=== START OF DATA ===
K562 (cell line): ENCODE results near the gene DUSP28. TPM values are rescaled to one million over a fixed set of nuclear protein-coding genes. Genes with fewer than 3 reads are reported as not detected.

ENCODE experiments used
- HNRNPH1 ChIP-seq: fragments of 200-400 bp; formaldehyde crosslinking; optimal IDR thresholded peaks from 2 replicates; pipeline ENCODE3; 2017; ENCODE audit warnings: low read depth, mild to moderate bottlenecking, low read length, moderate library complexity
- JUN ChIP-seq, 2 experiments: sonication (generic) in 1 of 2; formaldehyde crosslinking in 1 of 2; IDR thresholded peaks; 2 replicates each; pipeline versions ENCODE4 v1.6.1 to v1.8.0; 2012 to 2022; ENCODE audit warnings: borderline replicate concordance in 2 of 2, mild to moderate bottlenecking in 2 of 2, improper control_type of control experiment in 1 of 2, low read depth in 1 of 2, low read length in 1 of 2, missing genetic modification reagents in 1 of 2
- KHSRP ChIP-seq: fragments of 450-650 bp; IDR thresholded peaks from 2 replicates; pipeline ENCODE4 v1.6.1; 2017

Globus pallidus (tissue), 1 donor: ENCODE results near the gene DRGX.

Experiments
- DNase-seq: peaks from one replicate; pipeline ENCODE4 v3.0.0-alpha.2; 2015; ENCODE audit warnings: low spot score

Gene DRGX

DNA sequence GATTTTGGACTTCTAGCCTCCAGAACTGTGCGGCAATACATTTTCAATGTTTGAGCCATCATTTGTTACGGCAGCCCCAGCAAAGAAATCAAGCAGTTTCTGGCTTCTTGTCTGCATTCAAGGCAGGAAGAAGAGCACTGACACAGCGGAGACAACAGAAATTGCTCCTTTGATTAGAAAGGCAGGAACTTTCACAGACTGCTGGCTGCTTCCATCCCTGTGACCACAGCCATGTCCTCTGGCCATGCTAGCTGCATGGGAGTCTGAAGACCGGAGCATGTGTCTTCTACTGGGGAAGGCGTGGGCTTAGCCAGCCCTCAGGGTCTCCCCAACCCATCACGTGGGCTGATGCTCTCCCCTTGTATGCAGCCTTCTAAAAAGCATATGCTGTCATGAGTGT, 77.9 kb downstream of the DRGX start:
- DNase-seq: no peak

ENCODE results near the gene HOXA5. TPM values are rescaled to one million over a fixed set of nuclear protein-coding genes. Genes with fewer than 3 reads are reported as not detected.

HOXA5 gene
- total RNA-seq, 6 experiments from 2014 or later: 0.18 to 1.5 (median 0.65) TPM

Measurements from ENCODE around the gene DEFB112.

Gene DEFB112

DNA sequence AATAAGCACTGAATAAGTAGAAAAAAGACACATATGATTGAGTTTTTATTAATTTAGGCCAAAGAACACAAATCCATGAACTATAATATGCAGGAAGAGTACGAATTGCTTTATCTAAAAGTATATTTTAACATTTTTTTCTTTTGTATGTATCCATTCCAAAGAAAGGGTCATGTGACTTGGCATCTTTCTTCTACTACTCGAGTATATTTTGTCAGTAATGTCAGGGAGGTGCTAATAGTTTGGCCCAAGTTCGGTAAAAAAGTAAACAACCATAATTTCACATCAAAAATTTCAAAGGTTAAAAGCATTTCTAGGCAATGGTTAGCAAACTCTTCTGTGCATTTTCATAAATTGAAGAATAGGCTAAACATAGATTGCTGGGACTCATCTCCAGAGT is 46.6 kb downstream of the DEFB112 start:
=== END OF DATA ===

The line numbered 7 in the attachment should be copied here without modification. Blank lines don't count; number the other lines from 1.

Experiments